Post-virus economic reboot may cost Ireland €25bn, KBC warns

Austin Hughes from KBC

David Chance

The State may find itself footing a bill of up to €25bn to tackle the impact of coronavirus, according to KBC's Austin Hughes.

Much of that funding is likely to be borrowed on the bond market, where the NTMA said it plans to launch a new government bond by syndication - a process underwritten by banks - this month, followed by bond auctions on May 14 and June 11.

KBC Ireland chief economist Mr Hughes initially put the cost of Covid-19 at around €15bn but has now dramatically increased his estimate.

"In much the same way as policy now seeks to 'flatten the curve' in terms of health outcomes by limiting the Covid-19 surge, economic policy should be focusing on 'correcting the curve' in terms of economic outcomes by ensuring scope for a solid rebound in activity after implementing an initial health-related shutdown of output and spending," Mr Hughes wrote.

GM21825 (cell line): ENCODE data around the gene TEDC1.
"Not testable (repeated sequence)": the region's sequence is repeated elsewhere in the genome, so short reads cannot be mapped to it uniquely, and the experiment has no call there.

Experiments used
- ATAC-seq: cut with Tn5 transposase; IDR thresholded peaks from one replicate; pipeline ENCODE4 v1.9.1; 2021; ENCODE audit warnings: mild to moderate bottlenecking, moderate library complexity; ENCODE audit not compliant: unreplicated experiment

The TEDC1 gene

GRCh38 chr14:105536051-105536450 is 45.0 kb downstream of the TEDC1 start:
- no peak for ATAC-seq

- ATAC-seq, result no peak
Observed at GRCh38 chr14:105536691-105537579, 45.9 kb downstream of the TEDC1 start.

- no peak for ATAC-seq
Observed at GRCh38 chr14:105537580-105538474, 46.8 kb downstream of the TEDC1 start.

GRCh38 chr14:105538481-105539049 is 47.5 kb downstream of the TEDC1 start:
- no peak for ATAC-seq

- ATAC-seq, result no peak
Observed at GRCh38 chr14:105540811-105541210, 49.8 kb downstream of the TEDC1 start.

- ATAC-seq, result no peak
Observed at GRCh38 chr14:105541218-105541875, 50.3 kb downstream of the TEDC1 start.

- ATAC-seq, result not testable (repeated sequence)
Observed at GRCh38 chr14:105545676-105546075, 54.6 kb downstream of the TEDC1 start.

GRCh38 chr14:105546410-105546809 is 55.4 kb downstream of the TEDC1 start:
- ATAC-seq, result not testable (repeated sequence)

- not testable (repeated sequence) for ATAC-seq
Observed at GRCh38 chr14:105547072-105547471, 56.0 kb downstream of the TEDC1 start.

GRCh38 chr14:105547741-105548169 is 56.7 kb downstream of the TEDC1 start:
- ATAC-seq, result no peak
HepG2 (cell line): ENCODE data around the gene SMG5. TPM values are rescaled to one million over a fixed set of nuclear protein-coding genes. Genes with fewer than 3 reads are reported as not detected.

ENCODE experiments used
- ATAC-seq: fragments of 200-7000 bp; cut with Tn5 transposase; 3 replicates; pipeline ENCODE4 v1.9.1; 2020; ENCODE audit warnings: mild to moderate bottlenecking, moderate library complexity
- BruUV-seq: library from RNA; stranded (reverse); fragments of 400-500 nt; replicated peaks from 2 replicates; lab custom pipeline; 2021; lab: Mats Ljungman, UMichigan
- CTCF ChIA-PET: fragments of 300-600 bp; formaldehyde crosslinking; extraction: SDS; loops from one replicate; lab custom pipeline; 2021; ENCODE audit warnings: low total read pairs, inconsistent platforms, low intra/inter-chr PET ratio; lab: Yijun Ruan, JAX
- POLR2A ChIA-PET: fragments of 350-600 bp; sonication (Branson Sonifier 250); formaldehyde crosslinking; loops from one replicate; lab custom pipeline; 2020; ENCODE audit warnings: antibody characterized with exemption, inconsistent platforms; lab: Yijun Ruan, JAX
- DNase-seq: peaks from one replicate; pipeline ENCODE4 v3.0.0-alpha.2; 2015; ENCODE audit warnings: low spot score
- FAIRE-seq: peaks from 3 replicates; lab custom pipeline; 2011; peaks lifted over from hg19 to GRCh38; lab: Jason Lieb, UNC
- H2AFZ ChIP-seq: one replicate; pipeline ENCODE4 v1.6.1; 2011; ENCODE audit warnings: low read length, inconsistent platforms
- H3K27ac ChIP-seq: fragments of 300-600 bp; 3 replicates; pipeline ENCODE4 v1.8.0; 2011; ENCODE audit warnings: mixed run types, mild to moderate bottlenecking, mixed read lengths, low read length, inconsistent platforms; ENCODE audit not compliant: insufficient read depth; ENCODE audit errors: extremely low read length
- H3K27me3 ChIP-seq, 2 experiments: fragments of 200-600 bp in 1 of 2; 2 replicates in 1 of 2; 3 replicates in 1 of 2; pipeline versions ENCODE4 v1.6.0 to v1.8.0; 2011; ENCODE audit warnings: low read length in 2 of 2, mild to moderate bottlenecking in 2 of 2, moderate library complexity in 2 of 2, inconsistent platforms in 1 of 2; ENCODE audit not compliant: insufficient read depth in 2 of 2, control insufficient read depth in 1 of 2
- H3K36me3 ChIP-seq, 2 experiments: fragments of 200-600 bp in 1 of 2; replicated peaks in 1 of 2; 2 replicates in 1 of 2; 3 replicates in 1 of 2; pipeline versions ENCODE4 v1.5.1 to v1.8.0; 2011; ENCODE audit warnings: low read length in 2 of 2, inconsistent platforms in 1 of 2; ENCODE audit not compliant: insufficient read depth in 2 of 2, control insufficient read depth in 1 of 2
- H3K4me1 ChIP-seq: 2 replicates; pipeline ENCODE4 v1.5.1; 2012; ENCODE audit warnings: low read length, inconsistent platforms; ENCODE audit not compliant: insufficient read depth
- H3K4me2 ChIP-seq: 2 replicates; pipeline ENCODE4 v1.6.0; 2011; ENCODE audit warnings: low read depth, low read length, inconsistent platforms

So far, the Government has earmarked €6.7bn for wage support and other Covid-19 related measures, a number that is equivalent to 1.9pc of economic output here.

Although Mr Hughes said economic demand will recover, the speed and extent of that recovery will be hurt by uncertainty.

"Our sense is that 'reboot' measures on a scale likely to ensure a strong and speedy rebound could amount to a further €10bn to €15bn (versus the early €15bn), implying the overall fiscal impact for Ireland of Covid-19 could be comfortably in excess of 10pc of gross domestic product," Mr Hughes wrote.

The United Nations says 10pc of global GDP could be spent, with poorer nations needing help to cover those bills.

Analysis: Don't expect a quick recovery from ravages of coronavirus - Page 5